I made my first art purchase on a whim. I was browsing through Facebook, when my friend JP Cuison posted a picture of his limited edition “Rizalborg” silkscreen. He was hawking it for P500. Being a huge Rizal fanatic, I quickly snapped one up.
Perhaps it was a stroke of beginner’s luck, because “Rizalborg” received a lot of attention. It became the cover of the Sunday Inquirer Magazine and was shown alongside classical Rizal portraits, for the “Rizalizing the Future” exhibit at the Yuchengco Museum.
JP Cuison told me the artwork fetched P10,000 at his solo show early this year. That’s an almost 2,000 percent jump in value.
Before making the purchase, I never imagined that anyone as young as I was could buy art. To me, it was reserved for people who lived in mansions, played polo, and were featured in the society pages. But the art of the “now” is readily available for anyone willing to explore, discover, and fall in love. The best time to do that is when you’re young.
I wish I started collecting art during my college days, when I received an allowance from my parents. When I was a student, it was easier to set aside a little money for luxuries like gadgets or shoes. That money could have gone into artworks I could have cherished and invested in, which are likely to appreciate over time.
That’s why during ManilArt 2011, I had my eye open for things that young people would be interested in. Along with artworks, I jotted down things I learned that could come in handy for budding art collectors.
1. Don’t be traditional.
Art is no longer confined to a frame. It comes in many forms, shapes, and sizes. Most young artists like experimenting with new ways of expressing themselves. Take Leeroy New’s “Terrorium Series,” fiberglass sculptures that house a mix of tiny toys and colorful objects. More traditional art collectors tend to give this the raised eyebrow reaction, but it speaks to young people and their sense of humor.
2. If you’re not ready to buy a painting or a sculpture, buy an art toy.
According to JP Cuison, art toys are “displayable” figurines usually based from existing art. It comes in limited edition series, in 15s, 20s, or 50s. It carries the artist’s stamp, but for 1/10th the price of the same artist’s painting. Aside from an interesting conversation piece, it makes a great entry point for art collecting.
For instance, you can buy this ice cream toy by graffiti artist, Whoop, entitled “Mr. Brain Freeze.” It took inspiration from the artist’s childhood. Growing up, his family hit a rough patch financially. The extent of their woes dawned upon the artist, the day the ice cream man came and they were the only kids who couldn’t buy a cold treat.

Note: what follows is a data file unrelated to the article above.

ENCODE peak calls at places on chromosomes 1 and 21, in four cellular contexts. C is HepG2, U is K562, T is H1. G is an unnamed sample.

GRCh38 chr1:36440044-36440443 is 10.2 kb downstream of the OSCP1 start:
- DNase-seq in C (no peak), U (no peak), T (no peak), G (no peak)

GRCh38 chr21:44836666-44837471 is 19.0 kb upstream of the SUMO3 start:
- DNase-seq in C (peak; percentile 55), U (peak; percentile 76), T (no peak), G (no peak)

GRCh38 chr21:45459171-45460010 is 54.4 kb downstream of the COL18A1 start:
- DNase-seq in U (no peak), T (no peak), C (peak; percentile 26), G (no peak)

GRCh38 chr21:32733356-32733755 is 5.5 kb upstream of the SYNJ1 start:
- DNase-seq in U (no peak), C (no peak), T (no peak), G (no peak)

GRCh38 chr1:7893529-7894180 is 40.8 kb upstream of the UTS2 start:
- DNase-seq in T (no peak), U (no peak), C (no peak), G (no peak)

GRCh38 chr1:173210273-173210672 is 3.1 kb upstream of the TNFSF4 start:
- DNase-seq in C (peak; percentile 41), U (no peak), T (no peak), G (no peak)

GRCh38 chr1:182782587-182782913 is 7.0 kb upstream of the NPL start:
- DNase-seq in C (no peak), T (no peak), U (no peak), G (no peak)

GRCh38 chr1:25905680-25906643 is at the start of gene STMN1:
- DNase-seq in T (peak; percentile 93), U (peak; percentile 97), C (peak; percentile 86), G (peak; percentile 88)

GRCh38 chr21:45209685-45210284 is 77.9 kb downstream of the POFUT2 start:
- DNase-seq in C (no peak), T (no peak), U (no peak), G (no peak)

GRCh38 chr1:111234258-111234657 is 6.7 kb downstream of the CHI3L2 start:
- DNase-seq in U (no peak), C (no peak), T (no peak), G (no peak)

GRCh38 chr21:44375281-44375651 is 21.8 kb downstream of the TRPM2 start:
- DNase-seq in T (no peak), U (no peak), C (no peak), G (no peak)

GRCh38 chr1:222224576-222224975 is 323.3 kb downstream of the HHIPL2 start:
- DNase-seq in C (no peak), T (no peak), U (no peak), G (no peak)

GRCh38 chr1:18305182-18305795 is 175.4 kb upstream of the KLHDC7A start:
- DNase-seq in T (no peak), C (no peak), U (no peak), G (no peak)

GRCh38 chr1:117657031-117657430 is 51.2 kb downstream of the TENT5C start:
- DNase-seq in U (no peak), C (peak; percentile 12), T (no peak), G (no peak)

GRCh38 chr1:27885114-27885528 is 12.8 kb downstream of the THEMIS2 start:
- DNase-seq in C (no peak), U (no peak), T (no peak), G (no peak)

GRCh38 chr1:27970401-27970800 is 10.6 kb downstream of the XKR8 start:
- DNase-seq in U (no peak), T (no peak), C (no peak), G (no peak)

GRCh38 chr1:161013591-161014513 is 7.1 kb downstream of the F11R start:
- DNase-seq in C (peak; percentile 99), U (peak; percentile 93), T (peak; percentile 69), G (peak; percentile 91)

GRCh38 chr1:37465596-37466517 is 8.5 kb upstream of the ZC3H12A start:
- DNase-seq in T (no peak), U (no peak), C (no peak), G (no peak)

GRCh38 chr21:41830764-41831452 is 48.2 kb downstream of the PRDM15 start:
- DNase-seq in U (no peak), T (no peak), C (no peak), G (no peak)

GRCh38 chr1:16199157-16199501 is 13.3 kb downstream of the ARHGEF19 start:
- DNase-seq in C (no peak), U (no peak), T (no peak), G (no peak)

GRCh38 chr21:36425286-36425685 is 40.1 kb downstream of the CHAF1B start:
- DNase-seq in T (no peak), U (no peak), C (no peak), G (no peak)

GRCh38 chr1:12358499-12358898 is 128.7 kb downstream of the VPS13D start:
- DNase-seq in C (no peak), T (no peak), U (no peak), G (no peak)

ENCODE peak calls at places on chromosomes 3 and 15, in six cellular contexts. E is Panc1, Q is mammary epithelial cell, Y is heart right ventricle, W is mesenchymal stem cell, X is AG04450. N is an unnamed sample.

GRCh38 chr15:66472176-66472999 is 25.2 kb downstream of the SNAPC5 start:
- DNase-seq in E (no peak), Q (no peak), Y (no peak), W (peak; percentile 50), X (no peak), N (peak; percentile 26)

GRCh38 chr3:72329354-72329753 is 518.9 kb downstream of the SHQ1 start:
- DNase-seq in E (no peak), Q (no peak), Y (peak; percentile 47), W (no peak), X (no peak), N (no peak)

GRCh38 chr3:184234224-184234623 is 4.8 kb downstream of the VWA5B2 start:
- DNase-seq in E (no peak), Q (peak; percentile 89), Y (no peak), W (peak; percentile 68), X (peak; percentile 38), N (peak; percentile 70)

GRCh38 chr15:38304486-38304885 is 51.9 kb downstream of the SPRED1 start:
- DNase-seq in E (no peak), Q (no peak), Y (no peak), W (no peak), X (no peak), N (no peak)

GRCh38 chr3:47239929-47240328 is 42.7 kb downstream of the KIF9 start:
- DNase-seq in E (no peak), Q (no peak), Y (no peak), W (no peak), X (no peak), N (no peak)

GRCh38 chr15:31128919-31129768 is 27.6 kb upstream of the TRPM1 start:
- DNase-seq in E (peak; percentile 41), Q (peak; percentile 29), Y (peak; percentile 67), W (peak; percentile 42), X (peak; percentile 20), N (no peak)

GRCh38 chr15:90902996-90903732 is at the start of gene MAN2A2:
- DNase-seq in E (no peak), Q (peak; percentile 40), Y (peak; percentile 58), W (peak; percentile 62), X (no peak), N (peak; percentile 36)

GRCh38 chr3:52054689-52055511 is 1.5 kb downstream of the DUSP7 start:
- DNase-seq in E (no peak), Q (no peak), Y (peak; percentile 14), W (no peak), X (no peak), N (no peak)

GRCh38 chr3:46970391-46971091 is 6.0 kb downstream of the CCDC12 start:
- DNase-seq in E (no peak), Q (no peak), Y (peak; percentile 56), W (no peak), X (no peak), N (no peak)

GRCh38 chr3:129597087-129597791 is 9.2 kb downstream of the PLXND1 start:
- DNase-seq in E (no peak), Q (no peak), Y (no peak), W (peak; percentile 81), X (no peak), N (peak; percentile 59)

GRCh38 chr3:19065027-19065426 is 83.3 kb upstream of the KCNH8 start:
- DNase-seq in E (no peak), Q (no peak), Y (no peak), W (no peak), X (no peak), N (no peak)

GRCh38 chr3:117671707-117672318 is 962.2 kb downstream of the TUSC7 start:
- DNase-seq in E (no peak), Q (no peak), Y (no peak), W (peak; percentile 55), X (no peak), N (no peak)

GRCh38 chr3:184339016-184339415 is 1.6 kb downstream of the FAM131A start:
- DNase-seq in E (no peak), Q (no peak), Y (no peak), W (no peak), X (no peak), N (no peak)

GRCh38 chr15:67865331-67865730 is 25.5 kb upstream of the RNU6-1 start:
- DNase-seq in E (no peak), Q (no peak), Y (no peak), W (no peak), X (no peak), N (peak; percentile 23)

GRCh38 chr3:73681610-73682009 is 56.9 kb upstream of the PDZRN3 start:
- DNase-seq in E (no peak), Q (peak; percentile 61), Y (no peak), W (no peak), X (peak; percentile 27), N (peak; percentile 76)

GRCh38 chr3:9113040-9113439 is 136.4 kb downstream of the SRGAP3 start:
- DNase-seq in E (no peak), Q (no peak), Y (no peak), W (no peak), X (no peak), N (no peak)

3. If you’re not ready to by an art toy, you can buy an art book or a postcard.
In this year’s ManilArt, there were prints and art books for sale. There was one by the artists’ collective known as, “The Dept. of Avant-Garde Clichés.” It looks like a coloring book for adults, but when you look at each page, you’ll find some interesting themes from many different artists, including Manuel Ocampo, Katwo Puertollano, and Epjey Pacheco. You can frame the prints or just put it in your room for your friends to leaf through.
4. Snap up works of young artists.
Paintings and other works of art gain value as the artist becomes more sought-after. Young artists’ works are more affordable. They are also easier to approach, so let them know you like the work and ask about it. I met artist Bjorn Calleja, whose “Color Bringer” paintings and art toys captured my fascination. The “Color Bringer” creature is a frightening sight, but he told what it signifies. It represents artists and how they seek to bring rainbows of imagination back into a world filled with greed and darkness.
5. Talk to the gallery managers.
If you like a piece of art, take time to admire it. If it draws you in and leaves you with questions, don’t be afraid to ask the gallery manager about it. If they do their job well, they will want to say something that helps deepen that connection. Art should spark discussion. Gallery managers sometimes offer friendly prices and they can create payment schemes to make purchasing easier.
I spoke to the Secret Fresh gallery manager, Lena Cobangbang, and asked her insights on ManilArt 2011. According to her, the Manila art scene is in full throttle.
“Young people revolutionize the art scene, especially those with access to technology,” Cobangbang said. “They know how to spread the news through social networking and blogging. It’s just right that they be the voice for their own generation. If we’re going to have more young artists, young people should be the ones collection, because they can relate to these kind of art.” I can’t help but nod in agreement.